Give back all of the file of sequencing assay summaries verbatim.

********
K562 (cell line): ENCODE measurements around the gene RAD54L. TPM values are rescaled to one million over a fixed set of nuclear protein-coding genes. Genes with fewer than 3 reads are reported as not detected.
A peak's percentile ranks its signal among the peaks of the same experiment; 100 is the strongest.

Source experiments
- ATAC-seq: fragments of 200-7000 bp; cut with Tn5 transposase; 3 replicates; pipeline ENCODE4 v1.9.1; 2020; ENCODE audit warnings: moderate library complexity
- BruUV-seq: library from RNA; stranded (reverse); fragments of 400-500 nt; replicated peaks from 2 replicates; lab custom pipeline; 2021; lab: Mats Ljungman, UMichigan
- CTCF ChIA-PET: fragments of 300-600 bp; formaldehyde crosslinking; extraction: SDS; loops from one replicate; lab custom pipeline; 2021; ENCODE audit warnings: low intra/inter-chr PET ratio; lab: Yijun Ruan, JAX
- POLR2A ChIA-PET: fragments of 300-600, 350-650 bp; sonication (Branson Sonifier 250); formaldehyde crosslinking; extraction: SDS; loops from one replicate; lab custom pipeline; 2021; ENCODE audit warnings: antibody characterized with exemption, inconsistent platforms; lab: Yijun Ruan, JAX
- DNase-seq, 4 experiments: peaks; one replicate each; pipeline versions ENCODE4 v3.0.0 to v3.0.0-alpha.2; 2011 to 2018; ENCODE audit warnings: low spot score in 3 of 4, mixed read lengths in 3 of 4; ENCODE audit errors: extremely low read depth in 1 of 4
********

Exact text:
K562 (cell line): ENCODE measurements around the gene RAD54L. TPM values are rescaled to one million over a fixed set of nuclear protein-coding genes. Genes with fewer than 3 reads are reported as not detected.
A peak's percentile ranks its signal among the peaks of the same experiment; 100 is the strongest.

Source experiments
- ATAC-seq: fragments of 200-7000 bp; cut with Tn5 transposase; 3 replicates; pipeline ENCODE4 v1.9.1; 2020; ENCODE audit warnings: moderate library complexity
- BruUV-seq: library from RNA; stranded (reverse); fragments of 400-500 nt; replicated peaks from 2 replicates; lab custom pipeline; 2021; lab: Mats Ljungman, UMichigan
- CTCF ChIA-PET: fragments of 300-600 bp; formaldehyde crosslinking; extraction: SDS; loops from one replicate; lab custom pipeline; 2021; ENCODE audit warnings: low intra/inter-chr PET ratio; lab: Yijun Ruan, JAX
- POLR2A ChIA-PET: fragments of 300-600, 350-650 bp; sonication (Branson Sonifier 250); formaldehyde crosslinking; extraction: SDS; loops from one replicate; lab custom pipeline; 2021; ENCODE audit warnings: antibody characterized with exemption, inconsistent platforms; lab: Yijun Ruan, JAX
- DNase-seq, 4 experiments: peaks; one replicate each; pipeline versions ENCODE4 v3.0.0 to v3.0.0-alpha.2; 2011 to 2018; ENCODE audit warnings: low spot score in 3 of 4, mixed read lengths in 3 of 4; ENCODE audit errors: extremely low read depth in 1 of 4